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Temple should follow Heber City lighting code, councilmember says

Jun 19, 2023

The Church of Jesus Christ of Latter-day Saints plans to build its Heber Valley Temple on the south side of Center Street, which is in unincorporated county territory. But it's also right at the border line with Heber City. City engineer Russell Funk told the City Council Tuesday that creates a conundrum for Heber.

"There's not really anything in the works right now, where if there's a large project in the county that affects our road system and impacts our road system that we can collect impact fees for it," he said.

Funk presented a draft Memorandum of Understanding to the council which would clarify what the county, city and church would take responsibility for with regards to the project.

For instance, the church would give the city some property along Center Street to facilitate expansion of the road there. The church has also indicated it would be willing to foot the cost of a roundabout at the intersection of Center Street and the forthcoming Heritage Farms Parkway. That’s where the north entrance to the temple will be.

"The cost for the church to put that roundabout in is going to likely cost more than if we were to just charge them impact fees," he said.

But Funk said a recent traffic study found that the temple would add about 2,000 more car trips in Heber every day. And that would speed up the need for improvements at other intersections that could otherwise be years or even decades away. He suggested the council add impact fees for those other intersections to the MOU.

Trulan Preece, a representative for the Church, said the "concept" of that idea was fair.

"Do we want to be pay our fair share? Absolutely," he told the council. "But make sure you calculate it correctly."

The MOU draft also gives the Church responsibility for maintenance of its property behind the curb, and those improvements would have to follow county requirements. The city would take responsibility for roadway improvements, including the public storm drain system and the street lights.

Those street lights — two on the roundabout and another at the temple’s east entrance — would have to follow the city’s lighting code. All other lighting on the temple property would follow the controversial lighting ordinance recently passed by the county.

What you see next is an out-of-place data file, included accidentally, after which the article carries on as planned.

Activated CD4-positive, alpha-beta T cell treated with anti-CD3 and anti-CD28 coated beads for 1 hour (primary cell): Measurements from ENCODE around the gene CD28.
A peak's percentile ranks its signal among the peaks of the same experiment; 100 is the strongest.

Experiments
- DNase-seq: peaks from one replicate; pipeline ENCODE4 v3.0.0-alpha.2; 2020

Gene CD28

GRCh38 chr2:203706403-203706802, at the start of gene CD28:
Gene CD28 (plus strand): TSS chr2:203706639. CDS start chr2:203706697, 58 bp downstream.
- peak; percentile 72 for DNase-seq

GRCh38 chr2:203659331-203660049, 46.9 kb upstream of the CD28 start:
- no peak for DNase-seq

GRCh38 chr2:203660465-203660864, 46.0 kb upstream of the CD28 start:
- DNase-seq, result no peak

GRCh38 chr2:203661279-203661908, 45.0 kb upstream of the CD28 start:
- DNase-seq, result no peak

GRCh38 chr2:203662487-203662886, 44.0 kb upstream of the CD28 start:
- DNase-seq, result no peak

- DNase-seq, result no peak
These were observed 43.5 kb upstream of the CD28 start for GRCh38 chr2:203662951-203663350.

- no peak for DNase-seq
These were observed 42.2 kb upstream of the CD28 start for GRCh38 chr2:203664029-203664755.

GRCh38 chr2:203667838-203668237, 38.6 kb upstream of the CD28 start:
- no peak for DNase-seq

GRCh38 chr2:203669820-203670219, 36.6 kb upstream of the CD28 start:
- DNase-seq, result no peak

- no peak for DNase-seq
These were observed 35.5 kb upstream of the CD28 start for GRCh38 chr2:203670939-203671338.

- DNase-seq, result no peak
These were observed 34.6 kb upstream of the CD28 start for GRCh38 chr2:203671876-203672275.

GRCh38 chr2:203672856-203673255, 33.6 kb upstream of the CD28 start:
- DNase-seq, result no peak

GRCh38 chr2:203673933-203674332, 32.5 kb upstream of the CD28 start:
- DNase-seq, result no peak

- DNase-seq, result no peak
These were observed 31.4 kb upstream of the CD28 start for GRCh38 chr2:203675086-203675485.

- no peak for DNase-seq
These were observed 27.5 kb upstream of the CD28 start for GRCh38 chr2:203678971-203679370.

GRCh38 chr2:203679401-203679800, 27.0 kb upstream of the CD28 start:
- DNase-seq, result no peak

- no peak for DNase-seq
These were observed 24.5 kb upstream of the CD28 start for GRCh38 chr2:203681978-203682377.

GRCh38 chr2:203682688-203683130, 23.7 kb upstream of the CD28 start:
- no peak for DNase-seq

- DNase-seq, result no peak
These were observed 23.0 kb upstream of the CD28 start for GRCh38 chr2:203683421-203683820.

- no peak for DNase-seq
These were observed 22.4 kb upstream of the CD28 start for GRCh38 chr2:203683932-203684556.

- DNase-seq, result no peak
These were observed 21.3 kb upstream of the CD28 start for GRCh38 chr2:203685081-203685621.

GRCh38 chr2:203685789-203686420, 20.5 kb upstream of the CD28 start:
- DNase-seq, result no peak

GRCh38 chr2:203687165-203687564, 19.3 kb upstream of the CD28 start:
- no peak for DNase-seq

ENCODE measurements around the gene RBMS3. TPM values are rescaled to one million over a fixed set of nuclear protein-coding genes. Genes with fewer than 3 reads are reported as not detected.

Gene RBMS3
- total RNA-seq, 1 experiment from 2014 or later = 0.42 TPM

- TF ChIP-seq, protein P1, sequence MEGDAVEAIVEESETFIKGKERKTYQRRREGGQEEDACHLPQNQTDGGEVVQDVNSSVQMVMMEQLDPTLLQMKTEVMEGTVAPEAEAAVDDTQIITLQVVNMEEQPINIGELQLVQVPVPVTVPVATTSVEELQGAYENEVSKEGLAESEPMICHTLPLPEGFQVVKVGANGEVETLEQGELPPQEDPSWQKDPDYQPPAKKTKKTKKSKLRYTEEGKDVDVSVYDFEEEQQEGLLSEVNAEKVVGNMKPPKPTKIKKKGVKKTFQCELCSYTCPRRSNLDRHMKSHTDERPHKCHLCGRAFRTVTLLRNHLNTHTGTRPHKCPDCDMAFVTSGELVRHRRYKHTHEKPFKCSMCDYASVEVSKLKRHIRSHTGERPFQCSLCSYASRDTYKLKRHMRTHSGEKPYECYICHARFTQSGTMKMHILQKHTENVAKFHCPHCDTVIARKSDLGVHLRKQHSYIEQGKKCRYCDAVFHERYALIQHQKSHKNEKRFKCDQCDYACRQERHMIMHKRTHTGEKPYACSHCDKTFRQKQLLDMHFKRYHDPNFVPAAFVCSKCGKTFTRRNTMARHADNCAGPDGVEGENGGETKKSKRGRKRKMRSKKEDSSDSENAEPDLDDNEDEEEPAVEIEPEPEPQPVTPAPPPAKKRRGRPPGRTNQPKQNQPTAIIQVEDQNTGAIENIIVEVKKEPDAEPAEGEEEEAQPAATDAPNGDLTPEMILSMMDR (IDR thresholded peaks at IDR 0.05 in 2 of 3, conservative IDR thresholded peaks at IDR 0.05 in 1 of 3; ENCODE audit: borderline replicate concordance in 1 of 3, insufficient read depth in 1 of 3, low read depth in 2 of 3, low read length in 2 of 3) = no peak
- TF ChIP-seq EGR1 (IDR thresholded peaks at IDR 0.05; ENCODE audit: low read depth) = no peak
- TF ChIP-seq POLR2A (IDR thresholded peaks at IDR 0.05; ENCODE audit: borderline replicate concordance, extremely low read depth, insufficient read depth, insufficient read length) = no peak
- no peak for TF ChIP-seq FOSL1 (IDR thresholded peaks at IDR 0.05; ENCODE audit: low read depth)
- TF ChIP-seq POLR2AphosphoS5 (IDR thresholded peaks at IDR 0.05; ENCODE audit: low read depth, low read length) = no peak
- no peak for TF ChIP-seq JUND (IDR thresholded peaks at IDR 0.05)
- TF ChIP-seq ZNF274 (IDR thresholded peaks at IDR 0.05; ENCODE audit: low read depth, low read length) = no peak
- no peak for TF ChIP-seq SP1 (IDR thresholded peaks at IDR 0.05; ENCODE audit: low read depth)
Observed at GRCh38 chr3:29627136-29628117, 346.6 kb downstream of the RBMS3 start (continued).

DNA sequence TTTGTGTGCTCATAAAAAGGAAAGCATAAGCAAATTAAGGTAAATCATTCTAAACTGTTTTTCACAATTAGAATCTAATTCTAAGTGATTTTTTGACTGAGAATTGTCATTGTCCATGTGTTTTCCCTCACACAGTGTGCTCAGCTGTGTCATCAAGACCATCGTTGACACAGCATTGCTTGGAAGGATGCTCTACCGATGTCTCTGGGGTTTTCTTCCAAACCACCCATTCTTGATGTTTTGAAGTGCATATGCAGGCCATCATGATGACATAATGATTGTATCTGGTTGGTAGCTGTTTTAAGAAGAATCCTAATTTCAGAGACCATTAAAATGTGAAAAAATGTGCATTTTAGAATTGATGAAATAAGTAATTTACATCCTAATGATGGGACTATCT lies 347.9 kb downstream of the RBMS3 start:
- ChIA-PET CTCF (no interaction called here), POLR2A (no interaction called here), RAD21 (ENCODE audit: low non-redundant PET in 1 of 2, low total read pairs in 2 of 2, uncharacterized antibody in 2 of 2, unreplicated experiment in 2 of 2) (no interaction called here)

Councilmember Ryan Stack proposed a slight adjustment to the MOU on that point.

"I could be willing to agree to the MOU on the condition that the church agreed to accept and adopt the city's dark sky standards for its entire project site," he said.

Councilmember Mike Johnston countered that the MOU didn’t really give the city the leverage to make such a demand.

"I believe the city is asking for the MOU," he said. "I don't think this is a requirement. We're asking them to put all this stuff in and pay for it and maintain it."

But Stack said county code on uplighting was too permissive, and it was one of the concerns he’s been hearing from Heber City residents about the temple project.

"There’s a great deal of frustration amongst Heber City residents, feeling like they're not being heard by the county regarding the impact this particular project is going to have on their homes and their view and what the lighting is going to do," he said. "And so if this MOU is the only way that we as a city get to dip our toe in these particular waters, then I feel like I need to so at least folks in the city feel like they're being heard by somebody."

Councilmember Scott Phillips said he wasn’t inclined to "infringe" on the county’s code. But Councilmember Yvonne Barney said Stack’s idea was worth consideration.

The county's action on the temple "is going to impact the majority of Heber City residents," she said. "And I think that we need to be sensitive to that. I think we need to be careful and make sure that whatever we do on our end, we do it right."

Mayor Heidi Franco said the city should approach the county before adopting an MOU with such a stipulation. She said the city should also take time to study the county’s new code.

"I'm just not sure how to compare the apples and oranges right now, because we really haven't seen that yet," she said.

Preece encouraged that study of the county’s code, and said residents would be happy with the temple’s adherence to it.

"There will not be light that is bled into the sky," he said. "This will probably be the most dimly lit structure, temple structure that the church has ever built in the entire world."

The council voted to continue discussion of the MOU for a future meeting.